In my previous job at a university I travelled to Uganda to check up on the work of student volunteers. I thought I was going to go visit the schools and the clinics and get a better sense of what they were doing on a daily basis. I didn’t realize I would be spending a good chunk of time apologizing for broken promises, telling people certain projects were never going to happen and were unrealistic to begin with. The worst part was realizing my Ugandan partner was the one taking the blame, not the people that walked away from unfinished projects and abandoned promises.
When people travel overseas to volunteer they often come unprepared and are quickly overwhelmed. They realize their skill set does not match the task at hand. They walk into a school and people expect them to teach English when they have no teaching experience. They walk into a health clinic and are asked to administer HIV testing when they weren’t more than a candy striper back home. It is overwhelming and debilitating and it is unfair for everyone involved- the volunteer, the host organization, and the people they serve. Not to mention the paid staff that often get pushed aside when a free volunteer arrives and unknowingly offers to take their place.
They feel like they are not doing enough to help either because the task they were originally given was too challenging or they end up doing menial work because they lack a particular skill set. And some start making promises they will not and cannot keep.
The silliest example I can give you is when a lady came to volunteer in the local school ended up spending only a few days in the classroom. She then decided to create a project with the local women’s business group. She promised she could publish a book of their traditional Ugandan recipes that she would sell back home in Canada and they would make a wonderful profit. Matoke in Canada? Interesting thought. Let alone the fact that she had no publishing, marketing, or distribution experience. It didn’t matter in the end because she got offered a job elsewhere, packed her bags, and was never really heard from again. Months later I apologized to the women’s group and told them it would never happen and never should have happened.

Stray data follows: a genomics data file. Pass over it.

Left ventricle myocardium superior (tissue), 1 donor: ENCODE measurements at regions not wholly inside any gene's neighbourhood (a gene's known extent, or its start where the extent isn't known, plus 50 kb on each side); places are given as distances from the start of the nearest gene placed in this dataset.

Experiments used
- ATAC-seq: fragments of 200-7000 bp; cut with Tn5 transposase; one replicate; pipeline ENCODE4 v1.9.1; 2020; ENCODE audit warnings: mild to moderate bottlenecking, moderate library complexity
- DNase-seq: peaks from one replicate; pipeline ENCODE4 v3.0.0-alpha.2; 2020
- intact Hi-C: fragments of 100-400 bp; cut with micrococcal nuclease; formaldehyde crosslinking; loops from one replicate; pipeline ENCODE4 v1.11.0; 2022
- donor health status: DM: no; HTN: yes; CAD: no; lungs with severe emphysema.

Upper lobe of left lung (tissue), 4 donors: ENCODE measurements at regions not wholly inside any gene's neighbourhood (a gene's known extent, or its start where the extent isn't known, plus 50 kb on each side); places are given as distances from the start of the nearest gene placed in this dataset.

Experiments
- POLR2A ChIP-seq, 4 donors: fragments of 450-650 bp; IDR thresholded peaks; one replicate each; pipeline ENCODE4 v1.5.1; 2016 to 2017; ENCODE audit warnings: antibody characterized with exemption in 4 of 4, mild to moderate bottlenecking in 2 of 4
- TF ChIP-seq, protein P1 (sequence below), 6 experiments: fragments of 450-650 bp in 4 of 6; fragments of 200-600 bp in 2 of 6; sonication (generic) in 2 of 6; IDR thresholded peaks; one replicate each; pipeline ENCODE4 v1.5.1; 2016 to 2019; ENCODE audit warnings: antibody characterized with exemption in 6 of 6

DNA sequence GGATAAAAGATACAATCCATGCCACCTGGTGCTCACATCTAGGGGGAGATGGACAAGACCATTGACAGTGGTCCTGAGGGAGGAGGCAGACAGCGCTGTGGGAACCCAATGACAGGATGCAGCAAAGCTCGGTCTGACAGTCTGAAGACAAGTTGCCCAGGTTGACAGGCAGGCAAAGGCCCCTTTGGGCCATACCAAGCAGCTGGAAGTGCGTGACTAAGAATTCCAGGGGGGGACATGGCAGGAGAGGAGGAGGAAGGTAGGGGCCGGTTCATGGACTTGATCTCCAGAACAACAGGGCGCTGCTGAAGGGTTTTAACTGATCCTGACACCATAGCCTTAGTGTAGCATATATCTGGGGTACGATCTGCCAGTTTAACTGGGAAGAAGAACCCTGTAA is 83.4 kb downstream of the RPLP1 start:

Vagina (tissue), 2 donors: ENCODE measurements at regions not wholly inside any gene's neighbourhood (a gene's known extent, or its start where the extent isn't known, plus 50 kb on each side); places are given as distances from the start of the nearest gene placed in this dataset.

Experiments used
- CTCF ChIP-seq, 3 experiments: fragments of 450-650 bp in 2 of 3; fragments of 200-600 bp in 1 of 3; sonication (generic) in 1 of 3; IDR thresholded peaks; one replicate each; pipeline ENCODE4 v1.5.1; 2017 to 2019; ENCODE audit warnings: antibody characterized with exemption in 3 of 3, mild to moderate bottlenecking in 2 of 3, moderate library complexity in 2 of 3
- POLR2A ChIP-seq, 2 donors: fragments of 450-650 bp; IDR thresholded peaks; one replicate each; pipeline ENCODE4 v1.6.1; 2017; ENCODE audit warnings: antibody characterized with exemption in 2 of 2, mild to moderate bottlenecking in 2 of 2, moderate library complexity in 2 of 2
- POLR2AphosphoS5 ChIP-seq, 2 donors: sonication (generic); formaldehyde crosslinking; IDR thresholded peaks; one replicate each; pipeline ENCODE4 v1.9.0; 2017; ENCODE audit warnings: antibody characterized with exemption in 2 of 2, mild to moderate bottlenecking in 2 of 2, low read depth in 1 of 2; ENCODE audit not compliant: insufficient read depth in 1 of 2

I kind of get this temptation to make silly promises. It is incredibly arrogant but I get it. It is so easy to suggest a solution. All you have to do is open your mouth and it could just slip out.
I am so tired of the teach a man to fish parable. I love John’s post on why it’s not a relevant metaphor. http://ht.ly/2QwHu
Who are we to think we have the solutions? Who are we to assume we know better than the community members what is needed? They don’t need us to teach them how to fish. They know how. They know what they need.
And let’s take it one step further. We need to stop going into communities and saying “Do you want…?” or “How about trying…?” It is not our place to even suggest what a community needs. If you want to help, then you need to support an environment where community members are coming up with the ideas and they are making the decisions.